Hey there, time traveller!
This article was published 14/5/2012 (1564 days ago), so information in it may no longer be current.
(Special) Misery, it seems, still loves to have a little bit of company.
The angst that many Canadians are feeling about their retirement also exists with our neighbours to the South, although to a slightly lesser degree, thanks in part to the better performance of our economy since the global recession hit in 2008.
According to some recent polls, only about a third of Canadians expect to have a comfortable retirement and nearly half say they are not financially ready for retirement, including baby boomers who are only a few years away from this stage of their lives.
South of the border, more Americans say they’re unprepared for retirement and are planning to stay in the workforce longer to compensate. Many Americans, in fact, have little or no savings set aside for retirement.
Twenty-seven per cent have less than $1,000 in savings, 43 per cent say they have less than $10,000 set aside, and more than half (54 per cent) have less than $25,000 saved.
BMO Financial Group recently conducted a cross-border study examining how Canadians and Americans feel about planning and saving for retirement.
In general, Canadians have a higher level of confidence and optimism than their counterparts south of the border.
Almost 60 per cent of Canadians are confident in their ability to save for their ideal retirement lifestyle compared to only 40 per cent of Americans.
Slightly more than two-thirds of Canadians are concerned about the performance of their Registered Retirement Savings Plans while almost 90 per cent of U.S. residents express similar concerns about the performance of their 401Ks, a U.S. retirement savings plan similar to an RRSP.
Half of Canadians and Americans say they have or may have to delay their retirement and/or work part-time during retirement to make up for a shortage of savings.
"Despite the effect that the 2008 global recession had on investors’ abilities to save for retirement, the Canadian economy has fared significantly better than the U.S., which has contributed to a more optimistic outlook," says Tina Di Vito, head of the BMO Retirement Institute.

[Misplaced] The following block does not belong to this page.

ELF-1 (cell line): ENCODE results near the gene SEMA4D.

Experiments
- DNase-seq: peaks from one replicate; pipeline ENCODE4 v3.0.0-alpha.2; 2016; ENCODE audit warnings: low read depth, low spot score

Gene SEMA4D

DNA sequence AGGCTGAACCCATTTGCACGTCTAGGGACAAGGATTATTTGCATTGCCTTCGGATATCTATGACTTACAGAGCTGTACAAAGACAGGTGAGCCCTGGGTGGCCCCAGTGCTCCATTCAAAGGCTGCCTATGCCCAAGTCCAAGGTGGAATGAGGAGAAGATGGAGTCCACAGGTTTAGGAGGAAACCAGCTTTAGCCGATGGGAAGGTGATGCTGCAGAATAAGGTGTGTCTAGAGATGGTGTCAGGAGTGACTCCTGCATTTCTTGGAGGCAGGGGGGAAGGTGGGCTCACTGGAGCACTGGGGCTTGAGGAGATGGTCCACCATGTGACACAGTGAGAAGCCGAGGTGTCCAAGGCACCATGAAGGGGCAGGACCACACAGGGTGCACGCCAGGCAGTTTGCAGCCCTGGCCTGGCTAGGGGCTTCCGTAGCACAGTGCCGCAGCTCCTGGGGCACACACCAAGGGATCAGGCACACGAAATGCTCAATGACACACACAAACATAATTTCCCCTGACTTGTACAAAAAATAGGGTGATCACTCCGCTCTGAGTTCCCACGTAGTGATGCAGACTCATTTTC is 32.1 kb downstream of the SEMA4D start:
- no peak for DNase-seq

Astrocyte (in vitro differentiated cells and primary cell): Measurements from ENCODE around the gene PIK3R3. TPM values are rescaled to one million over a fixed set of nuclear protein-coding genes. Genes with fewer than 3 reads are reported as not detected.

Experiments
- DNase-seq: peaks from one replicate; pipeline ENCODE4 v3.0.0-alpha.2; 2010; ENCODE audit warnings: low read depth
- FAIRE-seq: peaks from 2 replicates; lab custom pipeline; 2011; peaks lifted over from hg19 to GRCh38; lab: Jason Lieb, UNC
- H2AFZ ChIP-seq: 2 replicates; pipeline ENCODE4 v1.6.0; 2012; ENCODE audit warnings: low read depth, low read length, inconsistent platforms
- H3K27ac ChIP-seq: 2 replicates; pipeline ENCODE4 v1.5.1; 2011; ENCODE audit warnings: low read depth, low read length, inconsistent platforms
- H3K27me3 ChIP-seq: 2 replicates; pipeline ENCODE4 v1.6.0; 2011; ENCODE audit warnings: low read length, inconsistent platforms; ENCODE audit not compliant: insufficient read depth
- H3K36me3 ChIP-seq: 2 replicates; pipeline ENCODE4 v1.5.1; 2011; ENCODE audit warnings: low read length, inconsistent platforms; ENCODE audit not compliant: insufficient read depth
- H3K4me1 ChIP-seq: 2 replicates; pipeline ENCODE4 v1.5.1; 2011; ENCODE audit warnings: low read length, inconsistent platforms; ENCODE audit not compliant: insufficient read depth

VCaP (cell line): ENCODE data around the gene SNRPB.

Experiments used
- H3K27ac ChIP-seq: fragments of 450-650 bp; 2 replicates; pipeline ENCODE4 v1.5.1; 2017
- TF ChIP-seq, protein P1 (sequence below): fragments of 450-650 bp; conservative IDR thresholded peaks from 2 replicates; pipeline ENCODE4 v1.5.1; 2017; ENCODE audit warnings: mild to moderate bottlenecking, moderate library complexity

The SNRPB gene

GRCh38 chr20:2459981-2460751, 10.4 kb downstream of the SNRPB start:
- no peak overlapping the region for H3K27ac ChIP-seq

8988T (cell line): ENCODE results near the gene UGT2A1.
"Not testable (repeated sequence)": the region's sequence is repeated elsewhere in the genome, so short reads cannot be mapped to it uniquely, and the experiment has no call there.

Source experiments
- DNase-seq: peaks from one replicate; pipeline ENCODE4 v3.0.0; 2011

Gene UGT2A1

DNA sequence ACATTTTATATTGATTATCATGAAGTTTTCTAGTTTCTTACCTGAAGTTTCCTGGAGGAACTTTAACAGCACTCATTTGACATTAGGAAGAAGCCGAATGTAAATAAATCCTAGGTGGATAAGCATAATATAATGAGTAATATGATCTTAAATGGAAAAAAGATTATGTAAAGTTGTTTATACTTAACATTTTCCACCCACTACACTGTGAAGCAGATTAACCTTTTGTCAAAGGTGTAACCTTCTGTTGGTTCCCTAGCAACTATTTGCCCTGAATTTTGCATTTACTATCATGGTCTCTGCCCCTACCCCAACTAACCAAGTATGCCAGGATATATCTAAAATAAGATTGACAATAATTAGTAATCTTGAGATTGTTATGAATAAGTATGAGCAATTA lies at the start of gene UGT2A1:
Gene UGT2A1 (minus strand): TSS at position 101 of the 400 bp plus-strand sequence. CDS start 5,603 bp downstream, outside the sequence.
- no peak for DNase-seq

"It’s telling that half of respondents in both countries feel that they have to delay their retirement or hold down a job during retirement," Di Vito says. "This doesn’t necessarily happen – there are strategies that can be implemented to better protect retirement portfolios during volatile times and help both Canadians and Americans achieve retirement success."
The survey also found that while two-thirds of Canadians have an RRSP in place, only 34 per cent of Americans invest in a 401K. Canadians contribute about $33 billion each year to their RRSPs, but they still have a whopping $600 billion in unused contribution room.
"Although market volatility like we’ve seen over the last year can deter people from saving, investing in an RRSP can play a critical role in helping Canadians reach their retirement goals, Di Vito says. "A well-diversified RRSP that’s appropriate for your life stage can help decrease risk."
Maintaining the right investment mix is a good way to manage a portfolio during turbulent times. This can be achieved by spreading your money across a variety of investments such as stocks, bonds and guaranteed investment certificates, which can increase the potential for higher returns while mitigating risk and creating a stronger portfolio.
Dollar cost averaging involves making regular investments consistently over a long period of time, which can benefit your portfolio, even in periods of volatility. As you purchase more shares when prices are low and fewer shares when prices are high, you average return will be greater than if you invested all your money at one time.
And don’t panic, as hard as it may be, try not to overreact and make impulsive moves with your investments, particularly equities.
"Seek out reliable sources and trusted experts to gain a better understanding of how financial markets can impact your investment portfolio," Di Vito advises. "A financial professional can provide guidance on how to build the right RRSP in order to set you up for retirement success."
Talbot Boggs is a Toronto-based business communications professional who has worked with national news organizations, magazines and corporations in the finance, retail, manufacturing and other industrial sectors.
Copyright 2012 Talbot Boggs